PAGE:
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Thread: First wort gravity calculation

  1. #1
    Join Date
    Aug 2005
    Nashville, TN

    First wort gravity calculation

    Can someone post the calculation for first wort gravity calculation.



  2. #2
    Join Date
    Sep 2003

    First Wort Gravity Calculation

    I am not aware of any calculations for determining the gravity of first wort. You have one equation and two unknowns. You're unknowns are the amount of malt you use and your brewhouse efficiency for the duration of the first wort runnings. Unfortunately as the grain quantity changes so does the brewhouse efficiency. Without a correlation between the two you can't predict what you will get. The composition and integrity of the grain bed and the physical characteristics of the malt are also variable and will determine the rate at which the extract is leached out of the lauter tun.

    If anybody has a different opinion please feel free to post.


  3. #3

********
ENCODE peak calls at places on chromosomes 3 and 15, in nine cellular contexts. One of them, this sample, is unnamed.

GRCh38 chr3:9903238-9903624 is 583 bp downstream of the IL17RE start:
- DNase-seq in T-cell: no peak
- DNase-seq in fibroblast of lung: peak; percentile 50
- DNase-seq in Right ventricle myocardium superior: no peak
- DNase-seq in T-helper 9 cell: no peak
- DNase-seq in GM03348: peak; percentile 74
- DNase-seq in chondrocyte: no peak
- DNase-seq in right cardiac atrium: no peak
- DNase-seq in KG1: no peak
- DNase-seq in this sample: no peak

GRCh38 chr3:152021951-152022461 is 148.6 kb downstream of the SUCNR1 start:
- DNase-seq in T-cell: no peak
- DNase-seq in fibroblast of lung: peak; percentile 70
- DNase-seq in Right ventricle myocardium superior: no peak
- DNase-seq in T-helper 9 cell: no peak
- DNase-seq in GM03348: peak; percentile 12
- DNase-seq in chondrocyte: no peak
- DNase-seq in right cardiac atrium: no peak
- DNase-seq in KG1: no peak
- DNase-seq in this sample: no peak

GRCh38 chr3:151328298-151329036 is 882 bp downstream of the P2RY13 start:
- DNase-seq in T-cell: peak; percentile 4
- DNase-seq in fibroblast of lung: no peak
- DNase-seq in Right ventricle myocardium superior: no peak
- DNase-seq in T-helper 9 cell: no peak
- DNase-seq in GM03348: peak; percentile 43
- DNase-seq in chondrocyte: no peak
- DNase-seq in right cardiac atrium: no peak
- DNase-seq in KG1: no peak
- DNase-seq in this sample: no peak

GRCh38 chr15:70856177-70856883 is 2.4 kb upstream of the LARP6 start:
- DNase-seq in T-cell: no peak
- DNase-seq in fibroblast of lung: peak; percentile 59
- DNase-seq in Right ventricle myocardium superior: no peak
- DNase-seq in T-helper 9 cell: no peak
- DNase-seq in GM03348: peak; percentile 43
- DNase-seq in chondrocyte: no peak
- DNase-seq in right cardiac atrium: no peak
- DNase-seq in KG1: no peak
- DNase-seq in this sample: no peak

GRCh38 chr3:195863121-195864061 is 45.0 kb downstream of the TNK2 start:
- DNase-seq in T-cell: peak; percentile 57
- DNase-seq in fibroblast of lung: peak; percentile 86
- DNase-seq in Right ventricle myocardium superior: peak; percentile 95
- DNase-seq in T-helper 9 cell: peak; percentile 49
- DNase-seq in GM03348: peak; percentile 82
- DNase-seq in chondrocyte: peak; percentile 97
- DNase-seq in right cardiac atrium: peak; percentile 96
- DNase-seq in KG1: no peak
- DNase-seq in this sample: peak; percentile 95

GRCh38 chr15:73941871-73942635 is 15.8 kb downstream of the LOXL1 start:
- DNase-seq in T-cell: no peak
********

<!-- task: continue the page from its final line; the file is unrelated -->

Join Date
    Jul 2005

    Kunze gives a general rule stating that the first wort gravity is 20 Plato when 100 kg malt is mashed with 3 hl water and then uses a ratio relationship to determine the mash thickness for a desired first wort gravity.

    For example, if you want a first wort gravity of 24 Plato and want to calculate mash thickness Kunze suggests that the following is true:

    Mash thickness = (3 hl water/100 kg malt)(20 Plato)/(24 Plato)
    Mash thickness = 2.5 hl water per 100 kg malt

    This can obviously be rearranged to caluclate first wort gravity from a given mash thickness. For example, if you use a 3.2 hl water/100 kg malt ratio you can caluclate first wort gravity by:

    First wort gravity = (3 hl/100 kg malt)(20 Plato)/(3.2 hl/100 kg malt)
    First wort gravity = 18.75 Plato

    These calculations come pretty close to what I see in our brewery. I am not sure what Cargill's comment about brewhouse efficiency has to do with your question about first wort gravity. It does seem to me that the Kunze equation is based on typical malt and probably applies to a very narrow range of raw materials ... this probably works for most German beer styles.

    Ashton Lewis
    Paul Mueller Company / Springfield Brewing Company

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